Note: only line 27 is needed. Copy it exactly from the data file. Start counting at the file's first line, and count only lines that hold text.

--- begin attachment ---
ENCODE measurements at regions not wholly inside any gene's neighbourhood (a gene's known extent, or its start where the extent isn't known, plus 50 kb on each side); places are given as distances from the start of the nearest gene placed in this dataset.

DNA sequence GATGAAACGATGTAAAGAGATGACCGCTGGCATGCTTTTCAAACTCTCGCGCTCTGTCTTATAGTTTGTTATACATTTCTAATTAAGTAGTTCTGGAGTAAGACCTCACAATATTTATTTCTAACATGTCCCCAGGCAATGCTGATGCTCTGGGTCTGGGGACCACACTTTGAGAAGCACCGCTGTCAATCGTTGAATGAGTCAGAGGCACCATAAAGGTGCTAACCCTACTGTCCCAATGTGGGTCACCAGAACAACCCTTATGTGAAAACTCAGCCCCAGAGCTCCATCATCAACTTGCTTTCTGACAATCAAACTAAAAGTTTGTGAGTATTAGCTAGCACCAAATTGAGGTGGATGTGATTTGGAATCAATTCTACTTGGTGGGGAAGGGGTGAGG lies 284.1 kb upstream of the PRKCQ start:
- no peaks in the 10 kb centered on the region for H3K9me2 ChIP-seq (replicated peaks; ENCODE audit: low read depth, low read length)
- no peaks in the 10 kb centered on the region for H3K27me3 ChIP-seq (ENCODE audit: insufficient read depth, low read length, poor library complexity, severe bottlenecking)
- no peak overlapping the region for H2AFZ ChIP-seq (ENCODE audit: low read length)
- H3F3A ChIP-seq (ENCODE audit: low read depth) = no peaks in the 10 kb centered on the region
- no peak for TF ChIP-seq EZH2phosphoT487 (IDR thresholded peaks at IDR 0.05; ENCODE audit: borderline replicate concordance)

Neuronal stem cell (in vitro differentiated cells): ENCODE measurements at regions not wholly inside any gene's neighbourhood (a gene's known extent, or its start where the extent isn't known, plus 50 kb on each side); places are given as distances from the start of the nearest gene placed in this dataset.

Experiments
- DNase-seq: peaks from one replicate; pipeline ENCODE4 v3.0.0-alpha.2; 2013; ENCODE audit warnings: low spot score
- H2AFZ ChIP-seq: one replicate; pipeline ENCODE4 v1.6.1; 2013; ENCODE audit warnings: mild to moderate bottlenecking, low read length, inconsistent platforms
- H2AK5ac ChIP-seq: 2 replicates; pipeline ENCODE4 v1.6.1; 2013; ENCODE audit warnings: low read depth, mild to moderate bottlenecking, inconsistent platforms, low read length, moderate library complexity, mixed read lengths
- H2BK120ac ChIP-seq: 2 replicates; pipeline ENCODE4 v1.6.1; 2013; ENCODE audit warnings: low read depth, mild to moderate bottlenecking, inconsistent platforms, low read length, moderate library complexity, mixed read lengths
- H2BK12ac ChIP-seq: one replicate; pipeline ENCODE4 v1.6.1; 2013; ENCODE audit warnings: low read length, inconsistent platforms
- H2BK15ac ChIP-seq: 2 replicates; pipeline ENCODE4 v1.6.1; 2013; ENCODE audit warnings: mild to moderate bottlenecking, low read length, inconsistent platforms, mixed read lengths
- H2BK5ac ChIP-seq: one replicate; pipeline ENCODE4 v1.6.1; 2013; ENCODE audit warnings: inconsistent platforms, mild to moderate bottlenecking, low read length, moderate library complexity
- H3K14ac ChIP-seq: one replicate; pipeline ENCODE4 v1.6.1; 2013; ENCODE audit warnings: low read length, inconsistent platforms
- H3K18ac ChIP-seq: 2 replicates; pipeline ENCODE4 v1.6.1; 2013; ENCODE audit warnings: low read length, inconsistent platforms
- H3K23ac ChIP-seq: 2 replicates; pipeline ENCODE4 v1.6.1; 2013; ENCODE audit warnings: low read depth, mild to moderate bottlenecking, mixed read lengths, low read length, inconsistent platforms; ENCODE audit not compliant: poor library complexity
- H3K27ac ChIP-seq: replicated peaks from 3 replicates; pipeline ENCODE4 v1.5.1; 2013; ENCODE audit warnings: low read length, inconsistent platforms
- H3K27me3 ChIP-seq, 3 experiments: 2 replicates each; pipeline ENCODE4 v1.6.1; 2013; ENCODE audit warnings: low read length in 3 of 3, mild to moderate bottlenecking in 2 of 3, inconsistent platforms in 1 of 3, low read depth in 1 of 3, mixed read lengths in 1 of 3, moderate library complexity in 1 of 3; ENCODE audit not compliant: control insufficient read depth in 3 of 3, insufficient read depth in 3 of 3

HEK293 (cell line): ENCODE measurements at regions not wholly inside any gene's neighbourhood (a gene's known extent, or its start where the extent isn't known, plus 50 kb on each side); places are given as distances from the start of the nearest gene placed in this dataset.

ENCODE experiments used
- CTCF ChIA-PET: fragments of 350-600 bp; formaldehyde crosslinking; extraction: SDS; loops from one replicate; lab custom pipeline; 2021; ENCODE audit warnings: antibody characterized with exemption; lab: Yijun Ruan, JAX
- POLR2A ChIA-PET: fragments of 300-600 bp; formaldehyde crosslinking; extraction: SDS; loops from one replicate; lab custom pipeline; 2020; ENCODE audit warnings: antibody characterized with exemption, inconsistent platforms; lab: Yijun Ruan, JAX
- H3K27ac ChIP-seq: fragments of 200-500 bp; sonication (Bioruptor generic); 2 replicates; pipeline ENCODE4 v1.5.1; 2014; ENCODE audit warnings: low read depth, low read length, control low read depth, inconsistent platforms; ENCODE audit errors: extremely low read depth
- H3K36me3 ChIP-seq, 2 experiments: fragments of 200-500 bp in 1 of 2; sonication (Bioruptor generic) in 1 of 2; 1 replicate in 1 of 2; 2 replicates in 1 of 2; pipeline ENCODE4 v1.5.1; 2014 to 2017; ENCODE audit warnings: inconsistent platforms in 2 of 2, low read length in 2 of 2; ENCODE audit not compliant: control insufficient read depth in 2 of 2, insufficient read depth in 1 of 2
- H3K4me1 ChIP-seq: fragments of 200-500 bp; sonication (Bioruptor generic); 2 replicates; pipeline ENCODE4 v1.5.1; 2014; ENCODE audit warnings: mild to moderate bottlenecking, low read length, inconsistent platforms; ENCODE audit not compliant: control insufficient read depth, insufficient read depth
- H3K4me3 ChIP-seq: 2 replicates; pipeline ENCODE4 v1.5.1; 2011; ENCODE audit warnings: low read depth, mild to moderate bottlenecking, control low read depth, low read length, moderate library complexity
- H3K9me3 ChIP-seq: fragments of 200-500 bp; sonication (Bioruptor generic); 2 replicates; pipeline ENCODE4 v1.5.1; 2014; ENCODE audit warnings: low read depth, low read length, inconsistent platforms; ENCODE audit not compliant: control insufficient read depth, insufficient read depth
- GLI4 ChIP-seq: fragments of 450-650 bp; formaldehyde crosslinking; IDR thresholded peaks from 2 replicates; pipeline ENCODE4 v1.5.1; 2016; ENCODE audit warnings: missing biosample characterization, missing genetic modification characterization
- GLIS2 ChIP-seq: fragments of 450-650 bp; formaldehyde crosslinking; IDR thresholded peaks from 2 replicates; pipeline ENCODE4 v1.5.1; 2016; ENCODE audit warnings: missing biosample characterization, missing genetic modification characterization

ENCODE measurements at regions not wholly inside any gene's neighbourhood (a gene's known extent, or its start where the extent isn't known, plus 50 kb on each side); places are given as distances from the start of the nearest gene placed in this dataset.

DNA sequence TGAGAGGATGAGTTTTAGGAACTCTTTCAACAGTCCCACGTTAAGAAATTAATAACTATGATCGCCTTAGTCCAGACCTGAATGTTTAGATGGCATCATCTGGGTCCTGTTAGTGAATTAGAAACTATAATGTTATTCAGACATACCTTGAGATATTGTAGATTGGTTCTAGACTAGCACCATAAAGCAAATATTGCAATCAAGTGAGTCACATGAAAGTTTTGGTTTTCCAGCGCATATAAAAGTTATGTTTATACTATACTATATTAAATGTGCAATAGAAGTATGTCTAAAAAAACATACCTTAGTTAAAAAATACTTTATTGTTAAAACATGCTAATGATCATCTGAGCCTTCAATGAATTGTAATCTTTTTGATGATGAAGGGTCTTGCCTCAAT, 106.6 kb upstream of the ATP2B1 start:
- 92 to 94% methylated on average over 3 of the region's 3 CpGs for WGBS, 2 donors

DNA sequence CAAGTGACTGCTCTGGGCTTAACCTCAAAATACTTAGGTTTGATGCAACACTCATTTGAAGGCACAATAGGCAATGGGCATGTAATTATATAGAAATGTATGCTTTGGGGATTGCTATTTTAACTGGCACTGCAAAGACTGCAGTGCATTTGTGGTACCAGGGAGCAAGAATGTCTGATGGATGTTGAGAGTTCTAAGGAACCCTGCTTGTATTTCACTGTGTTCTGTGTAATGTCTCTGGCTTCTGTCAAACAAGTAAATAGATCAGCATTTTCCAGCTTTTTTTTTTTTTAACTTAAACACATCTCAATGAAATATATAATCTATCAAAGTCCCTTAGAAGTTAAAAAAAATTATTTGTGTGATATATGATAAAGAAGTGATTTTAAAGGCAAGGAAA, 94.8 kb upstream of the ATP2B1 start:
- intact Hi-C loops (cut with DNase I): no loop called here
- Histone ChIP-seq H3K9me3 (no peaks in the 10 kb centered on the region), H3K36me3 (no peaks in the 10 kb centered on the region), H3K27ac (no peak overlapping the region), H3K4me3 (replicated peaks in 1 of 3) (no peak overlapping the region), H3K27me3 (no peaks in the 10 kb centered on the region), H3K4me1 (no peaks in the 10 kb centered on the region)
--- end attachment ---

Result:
- H3K36me3 ChIP-seq, 2 experiments: fragments of 200-500 bp in 1 of 2; sonication (Bioruptor generic) in 1 of 2; 1 replicate in 1 of 2; 2 replicates in 1 of 2; pipeline ENCODE4 v1.5.1; 2014 to 2017; ENCODE audit warnings: inconsistent platforms in 2 of 2, low read length in 2 of 2; ENCODE audit not compliant: control insufficient read depth in 2 of 2, insufficient read depth in 1 of 2